Omega-3: What You Need to Know During Pregnancy

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Omega-3: what you need to know during pregnancy

Is your diet lacking in fatty fish intake once or twice a week? Nothing to be ashamed of! The current ACOG guidelines during pregnancy can be very confusing in regard to exactly what and how much fish is safe to consume throughout pregnancy.

Omega-3 fatty acids help ensure a complete nutrient balanced diet throughout a woman’s pregnancy and continuing on through the postpartum period. DHA (Docosahexaenoic acid) is frequently not included in many of the prenatal multivitamins currently available. While natural dietary sources of Omega-3 are found in certain fish and vegetables, the benefits of taking an Omega-3 fatty acid DHA supplement are widely recognized.


Is your diet lacking in fatty fish intake once or twice a week? Nothing to be ashamed of! The current ACOG guidelines during pregnancy can be very confusing in regard to exactly what and how much fish is safe to consume throughout pregnancy. While much of the concern lies in the level of mercury safe for consumption, many women avoid eating fish altogether in order to avoid potential toxic mercury damage to the developing fetus. Taking a plant-based (algae) Omega-3 supplement may be a good idea in order to provide a pure source of fatty acids which are critical for healthy brain, retina, and nervous system development.


Pregnant women are often sent home from their prenatal visit with an infographic pictorial chart containing a picture of a fish, along with various other pills and needle sketches with a red circle and slash through it. This isn’t exactly a clear guideline for how much and which types of fish are safe to consume during pregnancy. Charts from the doctor’s office may tell you that canned chunk light tuna and breaded cod sticks are “safe” fish in regards to low mercury levels to consume throughout pregnancy, however, both are notoriously low sources of omega-3 fatty acids. Unless you’re consuming a high volume of “fatty fish” more than twice a week (e.g. salmon, sardines, or trout), you’re probably Omega-3 deficient.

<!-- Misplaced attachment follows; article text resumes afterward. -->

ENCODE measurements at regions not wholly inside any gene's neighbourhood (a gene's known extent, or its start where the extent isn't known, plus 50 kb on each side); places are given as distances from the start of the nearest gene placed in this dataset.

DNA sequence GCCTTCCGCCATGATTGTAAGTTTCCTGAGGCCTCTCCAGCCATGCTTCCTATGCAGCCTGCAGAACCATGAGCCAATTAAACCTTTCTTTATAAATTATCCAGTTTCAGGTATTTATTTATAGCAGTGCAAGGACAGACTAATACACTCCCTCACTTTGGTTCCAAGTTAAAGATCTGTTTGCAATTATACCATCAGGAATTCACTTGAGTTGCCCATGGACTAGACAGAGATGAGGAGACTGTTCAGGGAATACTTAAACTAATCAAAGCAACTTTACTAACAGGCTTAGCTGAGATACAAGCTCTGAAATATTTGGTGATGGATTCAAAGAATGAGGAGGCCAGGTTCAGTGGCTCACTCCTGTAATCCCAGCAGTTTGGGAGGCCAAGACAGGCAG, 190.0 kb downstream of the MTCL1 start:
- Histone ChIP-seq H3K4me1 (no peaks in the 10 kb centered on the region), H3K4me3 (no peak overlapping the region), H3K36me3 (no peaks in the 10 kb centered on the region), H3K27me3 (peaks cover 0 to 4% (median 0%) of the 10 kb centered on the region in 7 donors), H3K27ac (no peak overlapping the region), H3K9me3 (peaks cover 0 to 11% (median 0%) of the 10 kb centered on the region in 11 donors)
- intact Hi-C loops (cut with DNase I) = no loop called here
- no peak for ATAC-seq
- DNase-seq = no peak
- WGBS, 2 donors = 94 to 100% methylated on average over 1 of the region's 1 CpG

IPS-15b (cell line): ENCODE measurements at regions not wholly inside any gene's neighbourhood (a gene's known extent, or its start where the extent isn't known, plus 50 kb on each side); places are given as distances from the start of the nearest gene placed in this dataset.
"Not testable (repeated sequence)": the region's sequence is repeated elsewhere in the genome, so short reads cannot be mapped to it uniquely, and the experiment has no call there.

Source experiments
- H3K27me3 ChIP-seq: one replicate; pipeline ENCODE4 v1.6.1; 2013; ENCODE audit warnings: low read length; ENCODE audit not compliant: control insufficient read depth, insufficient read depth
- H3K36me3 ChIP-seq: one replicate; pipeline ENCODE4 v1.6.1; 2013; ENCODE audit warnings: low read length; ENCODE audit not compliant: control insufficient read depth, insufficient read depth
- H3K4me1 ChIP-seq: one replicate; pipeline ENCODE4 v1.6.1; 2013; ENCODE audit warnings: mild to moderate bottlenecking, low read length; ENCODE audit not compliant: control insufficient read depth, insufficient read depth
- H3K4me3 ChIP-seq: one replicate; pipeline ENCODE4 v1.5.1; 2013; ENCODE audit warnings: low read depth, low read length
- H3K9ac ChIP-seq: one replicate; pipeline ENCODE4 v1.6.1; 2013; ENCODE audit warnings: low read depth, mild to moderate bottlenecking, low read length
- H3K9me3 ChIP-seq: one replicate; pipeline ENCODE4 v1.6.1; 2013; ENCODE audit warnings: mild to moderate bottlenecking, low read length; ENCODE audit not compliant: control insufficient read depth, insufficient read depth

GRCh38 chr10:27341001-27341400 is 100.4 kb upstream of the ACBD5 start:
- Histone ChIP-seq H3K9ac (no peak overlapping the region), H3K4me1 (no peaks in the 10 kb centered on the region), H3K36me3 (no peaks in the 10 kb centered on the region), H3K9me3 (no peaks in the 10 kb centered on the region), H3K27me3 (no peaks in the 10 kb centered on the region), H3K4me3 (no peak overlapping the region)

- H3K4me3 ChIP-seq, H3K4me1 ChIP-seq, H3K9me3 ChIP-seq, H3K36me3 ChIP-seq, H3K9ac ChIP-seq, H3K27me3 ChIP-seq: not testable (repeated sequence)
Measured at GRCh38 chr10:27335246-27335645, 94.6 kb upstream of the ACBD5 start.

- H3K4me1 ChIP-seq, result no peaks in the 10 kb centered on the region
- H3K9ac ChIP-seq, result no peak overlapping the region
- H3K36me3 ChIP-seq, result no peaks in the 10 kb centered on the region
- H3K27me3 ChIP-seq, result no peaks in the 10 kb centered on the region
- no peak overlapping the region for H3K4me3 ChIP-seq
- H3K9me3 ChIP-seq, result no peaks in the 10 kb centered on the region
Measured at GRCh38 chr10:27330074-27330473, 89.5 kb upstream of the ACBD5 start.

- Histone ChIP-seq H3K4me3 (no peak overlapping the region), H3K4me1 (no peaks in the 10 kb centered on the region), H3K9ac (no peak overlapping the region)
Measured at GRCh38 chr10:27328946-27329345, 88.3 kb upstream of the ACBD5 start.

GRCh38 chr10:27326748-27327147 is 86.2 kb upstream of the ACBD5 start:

And what about plant-based sources such as flaxseed oil being reasonable substitutes for fatty fish Omega-3 DHA? While flaxseed is indeed high in the fatty acid ALA, it hasn’t been shown to demonstrate the same proven benefits as DHA and EPA in regards to brain development.  There are many foods such as milk and eggs which are now fortified with Omega-3s, but are unable to be consumed by women who follow a vegan or plant-based diet and hope to continue to do so throughout pregnancy. Oil from microalgae provides a superb alternative to traditional fish based sources. 


Acquiring a sufficient amount of DHA through supplementation is by far the easiest way to meet your daily need throughout the 9+ months of pregnancy. There’s a great deal of information to take in as to what you “can” and “cannot” eat. Not only is a plant-based Omega-3 good for the developing brain of your baby, but it can also help eliminate the forgetful symptoms of “pregnancy brain” and help keep you sharp and alert. Plant-based, algae Omega-3 is not only mercury-free but also free of any additional contaminants (like excessive levels of Vitamin A present in Cod Liver Oil) that are potentially toxic in pregnancy. Consumption of Omega-3 fatty acids have also been shown to reduce a pregnant woman’s chances of developing preeclampsia; reducing the risk of postpartum depression, and minimizing the chances of preterm labour.  



During the last trimester of pregnancy, when your baby has grown so large it’s difficult to imagine anything, let alone large, heavy meals occupying space in your otherwise maxed out abdomen (heartburn, unfortunately, was a frequent visitor throughout all my pregnancies), it might be counterintuitive to think that consuming anything with the addition of “acid” in its name is a positive to your health. Although no studies have shown any effects of the consumption of DHA in regards to potential reduction of heartburn, it is certainly been shown to have effects on the overall improvement of elemental iron circulation from the placental barrier through to the baby. DHA consumption through supplementation can improve anemia prevention by uptake in iron transport in the bloodstream in both baby and mom. Given its multiple health benefits, which can carry on throughout the postpartum period by breastfeeding, Omega-3 fatty acid supplementation provides numerous optimal pregnancy outcomes for both baby and mother alike. Check out Ora's plant-based Omega-3 here.

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